What’s the connection to Vilenkin’s tunneling picture? Well, when we talk about quantum tunneling, we also end up describing it with Euclidean space. Saying that the universe tunneled from nothing and saying it has a Euclidean “cap” then end up being closely related claims.

Before Neil’s work these two proposals weren’t thought of as the same because they were thought to give different results. What Neil is arguing is that this is due to a fundamental mistake on Hartle and Hawking’s part. Specifically, Neil is arguing that the Wick rotation trick that Hartle and Hawking used doesn’t work in this context, when you’re trying to calculate small quantum corrections for gravity. In normal quantum field theory, it’s often easier to go to Euclidean space and use Wick rotation, but for quantum gravity Neil is arguing that this technique stops being rigorous. Instead, you should stay in Lorentzian space, and use a more powerful mathematical technique called Picard-Lefschetz theory.

Using this technique, Neil found that Hartle and Hawking’s nicely behaved result was mistaken, and the real result of what Hartle and Hawking were proposing looks more like Vilenkin’s tunneling proposal.

Neil then tried to see what happens when there’s some small perturbation from a perfect de Sitter universe. In general in physics if you want to trust a result it ought to be stable: small changes should stay small. Otherwise, you’re not really starting from the right point, and you should instead be looking at wherever the changes end up taking you. What Neil found was that the Hartle-Hawking and Vilenkin proposals weren’t stable. If you start with a small wiggle in your no-boundary universe you get, not the purple middle drawing with small wiggles, but the red one with wiggles that rapidly grow unstable. The implication is that the Hartle-Hawking and Vilenkin proposals aren’t just secretly the same, they also both can’t be the stable state of the universe.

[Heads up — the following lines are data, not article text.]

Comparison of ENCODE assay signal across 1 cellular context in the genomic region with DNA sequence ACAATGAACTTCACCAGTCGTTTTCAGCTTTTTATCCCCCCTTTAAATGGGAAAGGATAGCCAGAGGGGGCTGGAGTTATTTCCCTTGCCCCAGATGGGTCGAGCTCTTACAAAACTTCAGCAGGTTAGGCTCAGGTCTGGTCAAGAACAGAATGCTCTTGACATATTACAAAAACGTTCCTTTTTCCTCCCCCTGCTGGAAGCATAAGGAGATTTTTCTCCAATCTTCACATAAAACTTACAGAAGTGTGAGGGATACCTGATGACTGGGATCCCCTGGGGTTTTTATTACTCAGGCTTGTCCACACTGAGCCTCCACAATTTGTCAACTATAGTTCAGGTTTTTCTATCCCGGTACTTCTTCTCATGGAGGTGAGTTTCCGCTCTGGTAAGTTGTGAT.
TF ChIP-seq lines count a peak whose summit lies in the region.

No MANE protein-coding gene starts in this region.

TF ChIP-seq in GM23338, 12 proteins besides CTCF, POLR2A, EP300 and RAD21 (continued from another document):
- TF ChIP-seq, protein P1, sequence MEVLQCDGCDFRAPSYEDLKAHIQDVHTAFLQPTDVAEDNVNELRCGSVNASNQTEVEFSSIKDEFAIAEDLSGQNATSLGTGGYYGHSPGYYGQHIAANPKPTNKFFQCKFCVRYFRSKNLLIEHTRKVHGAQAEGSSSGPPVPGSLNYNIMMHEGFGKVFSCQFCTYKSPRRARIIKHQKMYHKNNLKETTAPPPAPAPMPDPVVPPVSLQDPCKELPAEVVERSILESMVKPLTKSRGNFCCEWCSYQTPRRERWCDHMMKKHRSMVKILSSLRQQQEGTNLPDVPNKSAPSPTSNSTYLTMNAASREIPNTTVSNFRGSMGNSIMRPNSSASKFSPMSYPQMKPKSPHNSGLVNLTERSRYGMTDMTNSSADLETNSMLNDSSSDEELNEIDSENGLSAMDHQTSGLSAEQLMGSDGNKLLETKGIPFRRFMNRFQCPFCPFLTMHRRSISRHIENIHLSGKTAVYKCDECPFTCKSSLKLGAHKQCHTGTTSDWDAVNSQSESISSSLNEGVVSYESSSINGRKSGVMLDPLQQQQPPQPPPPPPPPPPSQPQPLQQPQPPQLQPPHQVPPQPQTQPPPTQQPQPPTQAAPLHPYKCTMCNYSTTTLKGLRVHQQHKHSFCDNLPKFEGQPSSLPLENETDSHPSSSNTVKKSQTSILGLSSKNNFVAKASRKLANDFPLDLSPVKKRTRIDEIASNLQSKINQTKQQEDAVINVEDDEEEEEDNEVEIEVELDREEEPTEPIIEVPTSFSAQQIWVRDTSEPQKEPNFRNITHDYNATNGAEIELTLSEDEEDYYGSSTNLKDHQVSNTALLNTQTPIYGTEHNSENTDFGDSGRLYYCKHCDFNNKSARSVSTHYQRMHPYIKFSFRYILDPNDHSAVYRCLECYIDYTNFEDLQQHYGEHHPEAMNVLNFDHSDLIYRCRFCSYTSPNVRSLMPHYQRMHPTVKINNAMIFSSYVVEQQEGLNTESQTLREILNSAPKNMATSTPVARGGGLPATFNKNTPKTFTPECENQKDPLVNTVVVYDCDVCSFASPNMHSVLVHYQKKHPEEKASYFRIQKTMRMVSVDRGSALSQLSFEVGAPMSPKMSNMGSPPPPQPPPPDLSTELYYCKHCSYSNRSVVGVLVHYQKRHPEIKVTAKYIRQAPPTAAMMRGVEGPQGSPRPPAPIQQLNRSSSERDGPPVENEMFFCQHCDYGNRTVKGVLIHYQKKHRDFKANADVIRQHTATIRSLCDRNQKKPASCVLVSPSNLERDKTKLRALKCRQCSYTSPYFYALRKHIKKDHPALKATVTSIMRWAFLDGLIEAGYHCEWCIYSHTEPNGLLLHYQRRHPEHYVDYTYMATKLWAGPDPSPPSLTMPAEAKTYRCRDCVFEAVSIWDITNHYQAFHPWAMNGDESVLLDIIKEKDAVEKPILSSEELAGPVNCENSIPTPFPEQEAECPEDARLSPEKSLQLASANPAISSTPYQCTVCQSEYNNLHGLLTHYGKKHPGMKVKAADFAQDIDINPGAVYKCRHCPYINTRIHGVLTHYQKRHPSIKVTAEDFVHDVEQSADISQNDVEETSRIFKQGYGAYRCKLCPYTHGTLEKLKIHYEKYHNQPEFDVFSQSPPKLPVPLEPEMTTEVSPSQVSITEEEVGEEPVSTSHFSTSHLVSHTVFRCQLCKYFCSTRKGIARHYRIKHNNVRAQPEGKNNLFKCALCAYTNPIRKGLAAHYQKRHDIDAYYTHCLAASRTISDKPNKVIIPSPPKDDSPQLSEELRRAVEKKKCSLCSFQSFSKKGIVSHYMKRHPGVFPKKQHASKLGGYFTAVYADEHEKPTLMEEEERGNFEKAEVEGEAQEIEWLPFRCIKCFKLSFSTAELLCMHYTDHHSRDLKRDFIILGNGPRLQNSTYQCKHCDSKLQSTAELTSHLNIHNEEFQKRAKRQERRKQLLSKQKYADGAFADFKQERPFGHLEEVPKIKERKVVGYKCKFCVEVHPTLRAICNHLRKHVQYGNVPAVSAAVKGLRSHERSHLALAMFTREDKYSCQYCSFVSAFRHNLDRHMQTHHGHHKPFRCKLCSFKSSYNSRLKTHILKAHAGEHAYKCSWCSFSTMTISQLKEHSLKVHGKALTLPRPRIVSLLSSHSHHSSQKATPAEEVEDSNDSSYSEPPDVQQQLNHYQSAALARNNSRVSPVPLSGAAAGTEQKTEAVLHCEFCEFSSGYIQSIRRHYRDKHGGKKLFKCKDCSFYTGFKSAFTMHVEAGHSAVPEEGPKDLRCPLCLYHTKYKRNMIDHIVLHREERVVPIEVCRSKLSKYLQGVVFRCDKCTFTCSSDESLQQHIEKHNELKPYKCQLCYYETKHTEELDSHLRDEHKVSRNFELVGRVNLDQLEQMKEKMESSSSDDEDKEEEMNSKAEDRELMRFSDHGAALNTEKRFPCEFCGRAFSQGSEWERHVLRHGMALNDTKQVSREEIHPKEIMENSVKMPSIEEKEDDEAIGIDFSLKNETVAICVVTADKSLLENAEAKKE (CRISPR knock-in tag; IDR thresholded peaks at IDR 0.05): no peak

Neil argues that this problem is quite general, and happens under the following conditions:

  1. A universe that begins smoothly and semi-classically (where quantum corrections are small) with no sharp boundary,
  2. with a positive cosmological constant (the de Sitter universe mentioned earlier),
  3. under which the universe expands many times, allowing the small fluctuations to grow large.

If the universe avoids one of those conditions (maybe the cosmological constant changes in the future and the universe stops expanding, for example) then you might be able to avoid Neil’s argument. But if not, you can’t have a smooth semi-classical beginning and still have a stable universe.

Now, no debate in physics ends just like that. Hartle (and collaborators) don’t disagree with Neil’s insistence on Picard-Lefschetz theory, but they argue there’s still a way to make their proposal work. Neil mentioned at the group meeting that he thinks even the new version of Hartle’s proposal doesn’t solve the problem, he’s been working out the calculation with his collaborators to make sure.

Often, one hears about an idea from science popularization and then it never gets mentioned again. The public hears about a zoo of proposals without ever knowing which ones worked out. I think child-me would appreciate hearing what happened to Hawking’s proposal for a universe with no boundary, and to Vilenkin’s proposal for a universe emerging from nothing. Adult-me certainly does. I hope you do too.

The Many Worlds of Condensed Matter

Physics is the science of the very big and the very small. We study the smallest scales, the fundamental particles that make up the universe, and the largest, stars on up to the universe as a whole.

We also study the world in between, though.

That’s the domain of condensed matter, the study of solids, liquids, and other medium-sized arrangements of stuff. And while it doesn’t make the news as often, it’s arguably the biggest field in physics today.

(In case you’d like some numbers, the American Physical Society has divisions dedicated to different sub-fields. Condensed Matter Physics is almost twice the size of the next biggest division, Particles & Fields. Add in other sub-fields that focus on medium-sized-stuff, like those who work on solid state physics, optics, or biophysics, and you get a majority of physicists focused on the middle of the distance scale.)